international researchers in your own research area as well as experts
in all other aspects of photosynthesis.
For additional information contact:
Secretariat: Opus 3 inc.
Tel: (514) 395-1808, Fax: (514) 395-1801
John Herr, at the University of South Carolina, would like to know how
many free-standing herbaria there are in the Southeastern U.S. (but
let’s expand it to the whole country.) By “free-standing herbarium”
he means a herbarium housed in a building which houses no unrelated entity.
If in that building there are offices, classrooms, laboratories, etc.,
not strictly connected to herbarium function, then the herbarium is not
He notes that the University of North Carolina Herbarium, now at the
Botanical Garden, probably fits this discription, but are there any others?
The reason for his inquiry is that that he “has at least
a ghost of a chance of getting such a building for the A. C. Moore Herbarium
here at USC” and he would like to be able to add more documentation to
his proposal. If you have any information, please let him know at:
In this issue:
Developmental and Structural
Origination of Organismal Form. Muller,
G.B. and S.A. Newman. - Samuel Hammer..............................................147
Tree Bark: A Color Guide. Vaucher, Hughes, translated
and edited by James E. Eckenwalder - Mary M. Walker......147
Perfect Planet, Clever Species: How Unique Are
We? Burger, William C - Satish K. Srivastava...............................148
American Botanical Prints of Two Centuries.
Bridson, D. R., J.J. While, and L.B. Bruno.- Samuel Hammer..............149
Consider the Leaf. Glattstein, Judy - Joanne
The Illustrated Encyclopedia of Trees.
More, David and John White - Daniel C. Scheirer...........................................151
Weeds in My Garden: Observations on Some Misunderstood
Plants. Charles B. Heiser - Christopher T. Martine......152
The Tangled Field: Barbara McClintock's Search
for the Patterns of Genetic Control. Comfort, Nathaniel C
- Chhandak Basu......................................................................................................................................................153
Plants on the Trail with Lewis and Clark. Patent
Dorothy H. and The Lewis & Clark Herbarium, Academy of
Natural Sciences Digital Imagery Study Set.
Spamer, Earle E. and Richard M. McCourt.- Sharon Klavins..................154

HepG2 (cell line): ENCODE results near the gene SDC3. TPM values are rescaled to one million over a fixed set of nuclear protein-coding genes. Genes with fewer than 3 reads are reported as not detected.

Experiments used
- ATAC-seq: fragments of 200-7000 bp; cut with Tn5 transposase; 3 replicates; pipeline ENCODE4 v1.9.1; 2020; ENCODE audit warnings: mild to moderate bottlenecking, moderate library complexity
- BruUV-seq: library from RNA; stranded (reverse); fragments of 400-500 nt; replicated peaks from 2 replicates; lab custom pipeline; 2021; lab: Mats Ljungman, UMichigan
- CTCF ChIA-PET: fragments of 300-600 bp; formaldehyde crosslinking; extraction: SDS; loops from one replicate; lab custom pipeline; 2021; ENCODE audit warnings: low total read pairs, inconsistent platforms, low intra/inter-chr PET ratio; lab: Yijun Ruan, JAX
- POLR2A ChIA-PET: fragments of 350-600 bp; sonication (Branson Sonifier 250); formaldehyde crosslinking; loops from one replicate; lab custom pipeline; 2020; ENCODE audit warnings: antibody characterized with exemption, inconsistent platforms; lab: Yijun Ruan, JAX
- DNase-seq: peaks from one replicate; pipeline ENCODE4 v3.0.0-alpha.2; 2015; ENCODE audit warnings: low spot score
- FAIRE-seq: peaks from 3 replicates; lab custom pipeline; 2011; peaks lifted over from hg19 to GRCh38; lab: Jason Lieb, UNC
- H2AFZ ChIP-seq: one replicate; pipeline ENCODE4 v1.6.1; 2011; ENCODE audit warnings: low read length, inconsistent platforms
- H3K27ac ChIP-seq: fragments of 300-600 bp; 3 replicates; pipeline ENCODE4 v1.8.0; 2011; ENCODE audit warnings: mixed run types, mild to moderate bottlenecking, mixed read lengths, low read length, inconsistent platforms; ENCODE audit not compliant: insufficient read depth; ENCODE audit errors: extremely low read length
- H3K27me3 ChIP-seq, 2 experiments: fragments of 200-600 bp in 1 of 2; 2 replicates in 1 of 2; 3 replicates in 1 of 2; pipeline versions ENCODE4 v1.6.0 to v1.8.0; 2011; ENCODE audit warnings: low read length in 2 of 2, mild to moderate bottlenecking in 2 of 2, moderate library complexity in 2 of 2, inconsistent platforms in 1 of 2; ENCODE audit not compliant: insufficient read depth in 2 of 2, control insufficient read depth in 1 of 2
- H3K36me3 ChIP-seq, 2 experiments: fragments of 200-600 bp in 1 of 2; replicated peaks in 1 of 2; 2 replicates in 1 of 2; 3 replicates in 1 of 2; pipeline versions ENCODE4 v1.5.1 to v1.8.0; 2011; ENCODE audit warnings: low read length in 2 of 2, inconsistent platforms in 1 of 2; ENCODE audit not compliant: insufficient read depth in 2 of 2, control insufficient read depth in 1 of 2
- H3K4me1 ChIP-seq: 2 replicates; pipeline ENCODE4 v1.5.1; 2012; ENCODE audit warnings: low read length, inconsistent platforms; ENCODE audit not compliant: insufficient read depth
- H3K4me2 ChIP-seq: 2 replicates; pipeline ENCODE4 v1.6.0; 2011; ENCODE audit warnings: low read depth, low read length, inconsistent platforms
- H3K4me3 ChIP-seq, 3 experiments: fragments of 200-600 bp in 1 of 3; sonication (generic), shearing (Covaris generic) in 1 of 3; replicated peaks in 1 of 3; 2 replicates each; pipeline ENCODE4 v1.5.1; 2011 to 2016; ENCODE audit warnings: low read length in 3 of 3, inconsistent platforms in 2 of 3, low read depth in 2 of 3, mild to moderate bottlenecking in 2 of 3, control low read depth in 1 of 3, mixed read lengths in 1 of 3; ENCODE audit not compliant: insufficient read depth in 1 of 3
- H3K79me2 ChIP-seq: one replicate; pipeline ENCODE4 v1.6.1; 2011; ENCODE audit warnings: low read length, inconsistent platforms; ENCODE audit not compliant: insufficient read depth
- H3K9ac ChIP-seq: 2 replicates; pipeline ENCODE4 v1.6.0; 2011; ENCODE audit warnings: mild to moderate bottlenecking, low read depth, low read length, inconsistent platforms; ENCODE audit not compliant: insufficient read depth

Rumphius' Orchids, Orchid texts from the Ambonese
Herbal. Gergius Everhardus Rumphius, translated edited and
annotated by E.M. Beekman. - Joseph Arditti and
Tim Wing Yam..................................................................................155
Slipper Orchids of Vietnam. Averyanov, Leonid,
Phillip Cribb, Phan Le Loc, and Nguyen Tien Hiep - Joseph Arditti.....157
Origination of Organismal
Form, G. B. Müller and S. A. Newman, eds. 2003. ISBN 0-262-13419-5.
(cloth, $ ). MIT Press, Cambridge, Massachusetts. 332 pp. — This collection
of seventeen essays, the second installment of the self-designated Vienna
Series in Theoretical Biology, strives to go "beyond the gene in developmental
and evolutionary biology." In a series of papers both theoretical and experimental,
an international panel of authors does some heavy lifting as its members
try to generate a new set of rules for discussing and understanding morphology
and morphogenesis. No, this is not light summer fare. Expect instead a
full Central European menu that includes meat with gravy, copious potatoes,
and thoroughly cooked cabbage. Chew carefully, and allow time for digestion
before hitting the sack or you'll wake up in a sweat. The typical essay
is chock full of difficulty; readers require easy mental access and integration
in rapid succession to cascades of epistomologies both reductionist and
anti-reductionist. Determination, atavism, hierarchy, modularity, novelty,
polyphenism (and more!) are brought to bear on problems of control and
threshold, balance and perturbation, oscillation and organization. What's
all the fuss about? It seems the authors are in it to erect some new and
all-encompassing Theory of Biology, one that supposedly transcends contemporary
thinking about evolution. Serious stuff. Perhaps radical. Apparently phylogenetics
has become a thing of the past. One author describes it among other failures
of contemporary science and writes, "An example of failed great expectations
in biology is that we could find a tree of relationship among all organisms
based on their descent, including the relationships of molecular sequences."
(Note to self: Don't cite this chapter in next DEB proposal to National